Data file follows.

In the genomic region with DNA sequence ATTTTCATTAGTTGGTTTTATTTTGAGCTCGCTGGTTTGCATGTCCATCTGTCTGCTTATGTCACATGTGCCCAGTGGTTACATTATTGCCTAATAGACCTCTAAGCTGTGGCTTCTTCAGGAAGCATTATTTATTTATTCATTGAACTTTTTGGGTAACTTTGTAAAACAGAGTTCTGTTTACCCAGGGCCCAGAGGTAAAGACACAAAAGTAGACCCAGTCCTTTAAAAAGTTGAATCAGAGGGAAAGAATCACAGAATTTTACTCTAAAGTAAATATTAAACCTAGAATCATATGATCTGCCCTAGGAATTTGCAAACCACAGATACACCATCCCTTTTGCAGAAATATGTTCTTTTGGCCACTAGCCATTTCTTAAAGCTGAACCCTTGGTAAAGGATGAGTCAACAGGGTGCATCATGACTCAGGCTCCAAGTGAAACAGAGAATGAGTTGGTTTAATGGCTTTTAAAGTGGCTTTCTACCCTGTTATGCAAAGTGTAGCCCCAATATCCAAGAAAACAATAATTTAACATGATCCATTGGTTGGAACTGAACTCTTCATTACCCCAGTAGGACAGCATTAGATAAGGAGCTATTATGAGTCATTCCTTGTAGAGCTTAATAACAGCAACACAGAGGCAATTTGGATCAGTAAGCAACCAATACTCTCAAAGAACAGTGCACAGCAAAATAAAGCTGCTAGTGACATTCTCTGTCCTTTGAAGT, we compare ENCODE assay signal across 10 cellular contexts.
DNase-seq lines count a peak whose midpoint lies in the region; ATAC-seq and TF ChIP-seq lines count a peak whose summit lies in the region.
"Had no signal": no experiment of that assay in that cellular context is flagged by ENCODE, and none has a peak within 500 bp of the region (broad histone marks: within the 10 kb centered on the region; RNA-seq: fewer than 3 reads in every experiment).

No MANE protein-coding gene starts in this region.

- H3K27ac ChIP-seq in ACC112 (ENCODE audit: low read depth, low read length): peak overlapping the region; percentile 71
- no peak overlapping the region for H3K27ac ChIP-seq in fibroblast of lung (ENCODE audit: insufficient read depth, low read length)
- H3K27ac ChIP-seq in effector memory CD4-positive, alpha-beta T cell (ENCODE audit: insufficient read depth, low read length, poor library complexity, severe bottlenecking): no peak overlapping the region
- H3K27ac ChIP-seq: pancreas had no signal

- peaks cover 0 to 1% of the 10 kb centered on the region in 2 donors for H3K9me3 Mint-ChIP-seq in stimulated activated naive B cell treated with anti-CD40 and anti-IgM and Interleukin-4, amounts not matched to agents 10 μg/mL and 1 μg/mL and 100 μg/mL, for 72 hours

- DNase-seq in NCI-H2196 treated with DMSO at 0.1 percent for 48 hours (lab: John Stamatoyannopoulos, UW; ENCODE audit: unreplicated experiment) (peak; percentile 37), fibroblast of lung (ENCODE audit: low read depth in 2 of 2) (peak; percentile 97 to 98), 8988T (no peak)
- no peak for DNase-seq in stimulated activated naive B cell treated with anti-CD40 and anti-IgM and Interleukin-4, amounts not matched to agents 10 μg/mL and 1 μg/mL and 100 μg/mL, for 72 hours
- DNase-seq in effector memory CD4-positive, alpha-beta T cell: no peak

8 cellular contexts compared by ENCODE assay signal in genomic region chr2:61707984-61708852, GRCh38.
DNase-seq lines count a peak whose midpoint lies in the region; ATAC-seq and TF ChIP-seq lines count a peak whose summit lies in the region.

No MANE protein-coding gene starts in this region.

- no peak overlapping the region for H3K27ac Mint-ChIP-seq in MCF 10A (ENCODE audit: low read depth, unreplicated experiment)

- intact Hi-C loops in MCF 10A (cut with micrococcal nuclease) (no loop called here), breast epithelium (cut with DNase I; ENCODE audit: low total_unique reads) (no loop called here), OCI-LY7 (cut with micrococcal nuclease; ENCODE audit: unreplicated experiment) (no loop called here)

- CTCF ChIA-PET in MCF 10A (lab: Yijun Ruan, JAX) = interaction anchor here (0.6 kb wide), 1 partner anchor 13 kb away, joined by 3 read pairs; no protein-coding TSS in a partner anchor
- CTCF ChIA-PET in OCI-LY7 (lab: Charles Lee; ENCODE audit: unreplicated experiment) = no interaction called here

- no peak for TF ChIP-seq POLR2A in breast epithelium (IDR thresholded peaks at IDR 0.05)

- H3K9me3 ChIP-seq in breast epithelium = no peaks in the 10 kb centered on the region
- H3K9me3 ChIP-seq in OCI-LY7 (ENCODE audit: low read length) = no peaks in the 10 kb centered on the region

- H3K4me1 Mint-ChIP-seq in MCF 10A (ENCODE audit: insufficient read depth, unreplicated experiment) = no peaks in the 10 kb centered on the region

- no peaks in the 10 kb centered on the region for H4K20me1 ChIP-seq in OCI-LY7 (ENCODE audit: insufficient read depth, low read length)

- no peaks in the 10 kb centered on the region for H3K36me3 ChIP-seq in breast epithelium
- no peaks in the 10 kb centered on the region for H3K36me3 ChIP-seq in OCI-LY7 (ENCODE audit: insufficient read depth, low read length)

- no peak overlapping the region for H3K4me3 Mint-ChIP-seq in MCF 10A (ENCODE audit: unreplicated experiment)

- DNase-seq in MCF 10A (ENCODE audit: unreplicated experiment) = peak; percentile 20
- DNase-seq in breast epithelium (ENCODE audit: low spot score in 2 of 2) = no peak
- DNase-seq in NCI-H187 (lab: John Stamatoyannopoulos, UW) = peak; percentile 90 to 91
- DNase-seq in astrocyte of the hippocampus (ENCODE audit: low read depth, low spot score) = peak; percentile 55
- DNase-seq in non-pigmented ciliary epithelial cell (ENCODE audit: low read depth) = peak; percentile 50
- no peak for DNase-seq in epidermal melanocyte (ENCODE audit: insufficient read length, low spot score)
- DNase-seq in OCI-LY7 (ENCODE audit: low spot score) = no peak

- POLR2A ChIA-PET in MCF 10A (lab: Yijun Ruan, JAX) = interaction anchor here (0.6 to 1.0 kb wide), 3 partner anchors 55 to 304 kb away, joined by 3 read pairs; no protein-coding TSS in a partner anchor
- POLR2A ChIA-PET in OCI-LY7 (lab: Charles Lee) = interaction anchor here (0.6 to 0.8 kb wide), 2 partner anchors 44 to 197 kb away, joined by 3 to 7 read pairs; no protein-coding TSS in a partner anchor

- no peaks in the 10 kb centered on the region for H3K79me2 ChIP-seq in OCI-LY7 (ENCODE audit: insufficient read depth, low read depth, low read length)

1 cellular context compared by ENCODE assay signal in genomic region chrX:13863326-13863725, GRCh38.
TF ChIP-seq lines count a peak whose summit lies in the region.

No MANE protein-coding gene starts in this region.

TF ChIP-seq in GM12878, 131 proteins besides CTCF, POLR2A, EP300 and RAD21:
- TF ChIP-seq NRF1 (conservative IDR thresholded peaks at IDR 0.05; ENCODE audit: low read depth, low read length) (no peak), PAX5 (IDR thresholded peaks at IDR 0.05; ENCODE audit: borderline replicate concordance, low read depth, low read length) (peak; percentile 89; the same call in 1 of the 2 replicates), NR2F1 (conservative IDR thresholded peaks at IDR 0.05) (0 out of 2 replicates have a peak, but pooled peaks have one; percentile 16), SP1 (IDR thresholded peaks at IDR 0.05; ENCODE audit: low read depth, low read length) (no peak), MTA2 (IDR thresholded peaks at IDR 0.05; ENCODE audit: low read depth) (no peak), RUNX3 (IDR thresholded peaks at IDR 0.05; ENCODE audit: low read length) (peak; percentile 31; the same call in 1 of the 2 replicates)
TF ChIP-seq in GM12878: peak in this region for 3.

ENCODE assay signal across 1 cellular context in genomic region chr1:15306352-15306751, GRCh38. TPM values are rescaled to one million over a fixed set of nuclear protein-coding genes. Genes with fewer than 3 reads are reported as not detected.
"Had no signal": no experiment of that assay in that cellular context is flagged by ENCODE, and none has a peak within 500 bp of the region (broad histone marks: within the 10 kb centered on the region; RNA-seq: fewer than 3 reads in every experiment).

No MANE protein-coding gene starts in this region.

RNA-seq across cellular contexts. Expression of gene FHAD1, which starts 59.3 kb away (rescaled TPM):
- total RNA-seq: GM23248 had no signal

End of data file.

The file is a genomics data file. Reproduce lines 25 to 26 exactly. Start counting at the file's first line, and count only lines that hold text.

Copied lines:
- no peaks in the 10 kb centered on the region for H3K36me3 ChIP-seq in breast epithelium
- no peaks in the 10 kb centered on the region for H3K36me3 ChIP-seq in OCI-LY7 (ENCODE audit: insufficient read depth, low read length)